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So that’s it! I often use a combination of two or more of these finishes on one garment. I think you’ll find that using these three seam finishes, you’ll be able to make clothing for your kids that will last without much extra time invested. Put them on your kids and watch them go!

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You can see a few more pictures of the blue shorts in action on Clementine over on this post.

If you need a bit more detail or want to read about even more great seam finishes, I highly recommend these other top-notch resources:
Sew Mama Sew’s Seam Finishes Simplified
Seam Finish Tutorial Roundup from the Coletterie

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The Shorts on the Line sewalong is hosted by imagine gnats and small + friendly, sponsored by Jo-AnnPretty Prudent/Pellon®, and Hawthorne Threads. Here are the rest of the Shorts on the Line posts for you to enjoy:

6/10 Petit a Petit and Family and Shwin & Shwin

6/11 Delia Creates and Buzzmills

6/12 Cirque du Bebe and Sanae Ishida

6/13 Fake It While You Make It and elsie marley

6/14 No Big Dill and Max California and Designs by Sessa

6/17 girl inspired and Casa Crafty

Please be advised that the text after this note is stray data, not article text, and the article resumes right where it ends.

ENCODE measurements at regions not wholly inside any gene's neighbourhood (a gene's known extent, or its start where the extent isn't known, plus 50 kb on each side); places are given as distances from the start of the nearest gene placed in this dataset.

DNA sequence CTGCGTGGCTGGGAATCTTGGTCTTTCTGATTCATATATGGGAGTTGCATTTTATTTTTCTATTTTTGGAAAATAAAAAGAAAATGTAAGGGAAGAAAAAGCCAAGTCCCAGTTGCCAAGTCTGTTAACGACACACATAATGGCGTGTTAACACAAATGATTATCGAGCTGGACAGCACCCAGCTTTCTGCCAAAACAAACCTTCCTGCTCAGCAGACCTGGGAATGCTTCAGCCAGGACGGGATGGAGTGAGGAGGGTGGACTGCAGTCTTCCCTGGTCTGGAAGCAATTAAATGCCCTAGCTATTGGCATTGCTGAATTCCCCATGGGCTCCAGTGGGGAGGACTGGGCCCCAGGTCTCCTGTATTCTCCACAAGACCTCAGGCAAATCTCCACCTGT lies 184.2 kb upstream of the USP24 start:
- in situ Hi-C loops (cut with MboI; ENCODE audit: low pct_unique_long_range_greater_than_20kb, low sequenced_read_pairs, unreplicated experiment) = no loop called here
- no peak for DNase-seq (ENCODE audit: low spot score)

6/18 Frances Suzanne and Caila Made

6/19 Made by Rae and Craftstorming

6/20 Noodlehead and emmyloubeedoo

6/21 Siestas & Sewing and Made with Moxie

6/24 imagine gnats and small + friendly

Coming Soon: Geranium Dress in Larger Sizes!

I have a little feeling you’re gonna love this.  Behind the scenes over here we’ve been working on sizing up the Geranium Dress!  The Geranium Dress will SOON be available as a separate PDF pattern, in sizes 6-12. I know a lot of you have been asking for a bigger version of this sweet little dress, and your wish will be granted imminently.  We’re just putting the finishing touches on the pattern.

UPDATE: GERANIUM DRESS SEWING PATTERN SIZES 6-12 IS NOW AVAILABLE HERE

Now for some sneak peeks from my awesome testers! Lynn at The Little Red Hen blogged here about the version she made for her daughter, Miss P (this is the size 6, lengthened a bit):

Geranium dress yoke